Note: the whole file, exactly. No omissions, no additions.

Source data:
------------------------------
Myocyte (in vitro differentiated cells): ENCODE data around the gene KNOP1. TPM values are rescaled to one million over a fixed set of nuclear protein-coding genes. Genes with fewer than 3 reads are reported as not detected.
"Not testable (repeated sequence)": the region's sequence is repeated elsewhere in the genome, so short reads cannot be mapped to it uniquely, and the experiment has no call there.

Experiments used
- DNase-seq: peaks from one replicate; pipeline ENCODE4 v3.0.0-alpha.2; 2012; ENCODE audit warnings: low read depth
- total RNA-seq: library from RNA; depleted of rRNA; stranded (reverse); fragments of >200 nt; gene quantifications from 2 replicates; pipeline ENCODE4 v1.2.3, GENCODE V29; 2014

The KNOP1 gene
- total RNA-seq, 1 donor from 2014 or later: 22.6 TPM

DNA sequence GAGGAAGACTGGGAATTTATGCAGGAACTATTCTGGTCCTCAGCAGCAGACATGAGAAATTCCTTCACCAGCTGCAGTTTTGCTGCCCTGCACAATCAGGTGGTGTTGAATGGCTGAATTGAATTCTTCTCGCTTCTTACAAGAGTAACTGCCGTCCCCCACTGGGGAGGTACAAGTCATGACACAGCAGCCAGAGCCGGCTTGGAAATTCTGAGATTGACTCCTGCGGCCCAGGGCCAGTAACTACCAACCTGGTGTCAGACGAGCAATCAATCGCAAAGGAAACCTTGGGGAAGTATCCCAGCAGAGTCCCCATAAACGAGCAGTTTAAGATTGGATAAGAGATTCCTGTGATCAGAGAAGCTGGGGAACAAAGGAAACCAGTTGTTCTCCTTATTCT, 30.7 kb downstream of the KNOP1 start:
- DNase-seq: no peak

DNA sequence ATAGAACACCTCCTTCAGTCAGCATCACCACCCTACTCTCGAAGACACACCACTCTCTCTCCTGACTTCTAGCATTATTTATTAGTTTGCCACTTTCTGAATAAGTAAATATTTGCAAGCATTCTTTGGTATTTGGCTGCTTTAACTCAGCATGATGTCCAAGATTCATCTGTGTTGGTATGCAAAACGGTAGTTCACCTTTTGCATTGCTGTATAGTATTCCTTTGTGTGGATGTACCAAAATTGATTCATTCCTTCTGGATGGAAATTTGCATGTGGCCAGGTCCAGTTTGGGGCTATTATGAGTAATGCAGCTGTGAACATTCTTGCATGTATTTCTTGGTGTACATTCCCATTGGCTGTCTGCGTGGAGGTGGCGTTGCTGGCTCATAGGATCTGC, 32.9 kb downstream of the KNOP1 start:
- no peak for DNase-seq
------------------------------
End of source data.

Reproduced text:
Myocyte (in vitro differentiated cells): ENCODE data around the gene KNOP1. TPM values are rescaled to one million over a fixed set of nuclear protein-coding genes. Genes with fewer than 3 reads are reported as not detected.
"Not testable (repeated sequence)": the region's sequence is repeated elsewhere in the genome, so short reads cannot be mapped to it uniquely, and the experiment has no call there.

Experiments used
- DNase-seq: peaks from one replicate; pipeline ENCODE4 v3.0.0-alpha.2; 2012; ENCODE audit warnings: low read depth
- total RNA-seq: library from RNA; depleted of rRNA; stranded (reverse); fragments of >200 nt; gene quantifications from 2 replicates; pipeline ENCODE4 v1.2.3, GENCODE V29; 2014

The KNOP1 gene
- total RNA-seq, 1 donor from 2014 or later: 22.6 TPM

DNA sequence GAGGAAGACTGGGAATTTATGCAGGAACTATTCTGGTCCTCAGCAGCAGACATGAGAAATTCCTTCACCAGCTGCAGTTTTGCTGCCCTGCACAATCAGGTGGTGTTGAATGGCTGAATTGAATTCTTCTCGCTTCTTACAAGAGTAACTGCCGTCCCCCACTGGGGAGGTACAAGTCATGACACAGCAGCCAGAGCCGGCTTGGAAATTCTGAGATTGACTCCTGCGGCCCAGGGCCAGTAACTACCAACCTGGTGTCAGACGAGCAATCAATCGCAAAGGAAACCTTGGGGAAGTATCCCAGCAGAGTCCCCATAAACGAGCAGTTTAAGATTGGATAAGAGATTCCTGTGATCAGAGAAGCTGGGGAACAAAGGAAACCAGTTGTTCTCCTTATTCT, 30.7 kb downstream of the KNOP1 start:
- DNase-seq: no peak

DNA sequence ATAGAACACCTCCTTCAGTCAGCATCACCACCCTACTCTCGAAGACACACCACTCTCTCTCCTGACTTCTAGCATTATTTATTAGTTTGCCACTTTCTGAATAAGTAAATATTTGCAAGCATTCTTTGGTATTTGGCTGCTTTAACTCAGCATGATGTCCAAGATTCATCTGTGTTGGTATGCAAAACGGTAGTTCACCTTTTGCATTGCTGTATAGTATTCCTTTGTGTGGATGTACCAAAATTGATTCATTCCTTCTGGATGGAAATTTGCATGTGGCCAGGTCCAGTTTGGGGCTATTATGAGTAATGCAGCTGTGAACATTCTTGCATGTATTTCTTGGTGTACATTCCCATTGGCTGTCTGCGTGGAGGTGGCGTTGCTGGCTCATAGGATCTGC, 32.9 kb downstream of the KNOP1 start:
- no peak for DNase-seq